Absolutely- the Nikon Creative Lighting System allows you to basically have the camera do all the "magic" stuff. The CLS is well-worth the money as you get used to the learning curve of multiple flashes. Newer flashes have great recycle times as well. Since the OP already has an SB600, with the addition of a single SB800, they'll have wireless flash sync and *control* automagically. They'll still be in the ultra-portable category (if you look, you'll see that I recommended they check out Strobist)

    If you're going to be a shooting pro, you're going to end up with PWs, no matter what, but then you're going to have to get the flash settings right no matter what. With the CLS, you get TTL flash to multiple flash heads within IR line-of-site and you can control the settings of each strobe from the SB800. With the 800 dialed down for fill, and the 600 set as the key off and up to one side, you've got a perfect 2-light system that just needs a bracket for the fill and a stand for the key without worrying about cords, dancing back and forth for settings, etc. It's a great way to learn while making easy adjustments at the camera.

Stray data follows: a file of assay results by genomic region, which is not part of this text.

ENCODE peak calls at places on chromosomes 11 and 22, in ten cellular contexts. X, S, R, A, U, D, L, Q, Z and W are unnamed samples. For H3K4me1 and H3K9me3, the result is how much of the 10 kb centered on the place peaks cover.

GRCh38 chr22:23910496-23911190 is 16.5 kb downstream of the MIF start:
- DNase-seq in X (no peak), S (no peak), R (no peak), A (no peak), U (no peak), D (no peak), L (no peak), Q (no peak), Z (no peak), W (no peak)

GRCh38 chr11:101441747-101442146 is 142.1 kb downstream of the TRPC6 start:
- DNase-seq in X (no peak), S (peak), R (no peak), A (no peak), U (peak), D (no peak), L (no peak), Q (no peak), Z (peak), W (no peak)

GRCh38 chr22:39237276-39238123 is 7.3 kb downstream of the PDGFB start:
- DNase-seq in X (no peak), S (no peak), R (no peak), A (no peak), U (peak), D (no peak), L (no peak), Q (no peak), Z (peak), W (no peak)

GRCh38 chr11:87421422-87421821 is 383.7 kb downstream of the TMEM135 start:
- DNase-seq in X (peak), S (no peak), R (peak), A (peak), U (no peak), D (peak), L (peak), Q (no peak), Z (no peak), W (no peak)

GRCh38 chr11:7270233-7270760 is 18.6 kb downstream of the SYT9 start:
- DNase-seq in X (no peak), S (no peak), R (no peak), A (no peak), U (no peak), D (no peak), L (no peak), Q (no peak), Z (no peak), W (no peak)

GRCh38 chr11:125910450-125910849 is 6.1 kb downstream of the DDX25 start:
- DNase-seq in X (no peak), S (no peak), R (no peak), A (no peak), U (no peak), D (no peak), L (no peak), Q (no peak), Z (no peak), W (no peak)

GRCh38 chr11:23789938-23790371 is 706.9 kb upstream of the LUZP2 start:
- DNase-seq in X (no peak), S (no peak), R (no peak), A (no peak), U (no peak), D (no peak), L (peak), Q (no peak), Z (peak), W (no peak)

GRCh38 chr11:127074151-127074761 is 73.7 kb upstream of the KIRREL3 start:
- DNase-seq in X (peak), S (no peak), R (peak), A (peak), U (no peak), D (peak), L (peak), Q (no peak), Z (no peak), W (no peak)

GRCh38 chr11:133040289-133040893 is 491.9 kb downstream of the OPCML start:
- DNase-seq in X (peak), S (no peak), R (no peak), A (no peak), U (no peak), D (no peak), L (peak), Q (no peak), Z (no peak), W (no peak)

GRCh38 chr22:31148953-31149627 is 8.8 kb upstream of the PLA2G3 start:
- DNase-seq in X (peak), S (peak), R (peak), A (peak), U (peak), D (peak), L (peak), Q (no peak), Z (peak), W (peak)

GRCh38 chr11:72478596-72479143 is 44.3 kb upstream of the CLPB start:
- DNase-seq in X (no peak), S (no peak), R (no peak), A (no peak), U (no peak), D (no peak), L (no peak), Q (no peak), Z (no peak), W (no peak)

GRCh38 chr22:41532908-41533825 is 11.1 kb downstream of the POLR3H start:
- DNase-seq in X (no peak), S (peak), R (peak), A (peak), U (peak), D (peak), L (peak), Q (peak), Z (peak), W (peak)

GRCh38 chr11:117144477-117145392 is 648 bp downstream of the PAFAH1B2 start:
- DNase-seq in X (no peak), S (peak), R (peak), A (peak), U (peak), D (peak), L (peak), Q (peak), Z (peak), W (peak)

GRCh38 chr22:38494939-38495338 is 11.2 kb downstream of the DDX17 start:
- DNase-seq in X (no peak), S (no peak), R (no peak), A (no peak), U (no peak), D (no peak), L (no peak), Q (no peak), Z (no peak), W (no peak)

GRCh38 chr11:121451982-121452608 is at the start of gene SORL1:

I'm not saying the SB24 route sucks, but if you've already got a start on the CLS, why not step up. If the OP upgrades to a D200 in the future, then they'll have a 3 light system right there (I'm pretty sure the D200's flash will also act as a light in commander mode, which you don't get with the D70s, which will act as a commander- giving you the option of using SB600's instead of 800's.)
     
  10. ChrisA macrumors G4

    Joined:
    Jan 5, 2006
    Location:
    Redondo Beach, California
    #10
    You want cheap? I used to use Vivitar 285 units with Wein "peanut" optical slaves. I could get 50 to 100 "pops" off one set of recharable AA batteries. Nothing magic about the 285. Any full-manual, full size made in china strobe will do. The key is the optical slave triggers. Then on my camera I mounted a very small Nikon SB16 and aimed the flash head up at the ceiling or back wall. The on-camera strobe added almost zero light on the subject but would trigger the Vivitar strobes. I also had some ubbrelas and softboxes. The photoflex softboxes cost more then the strobes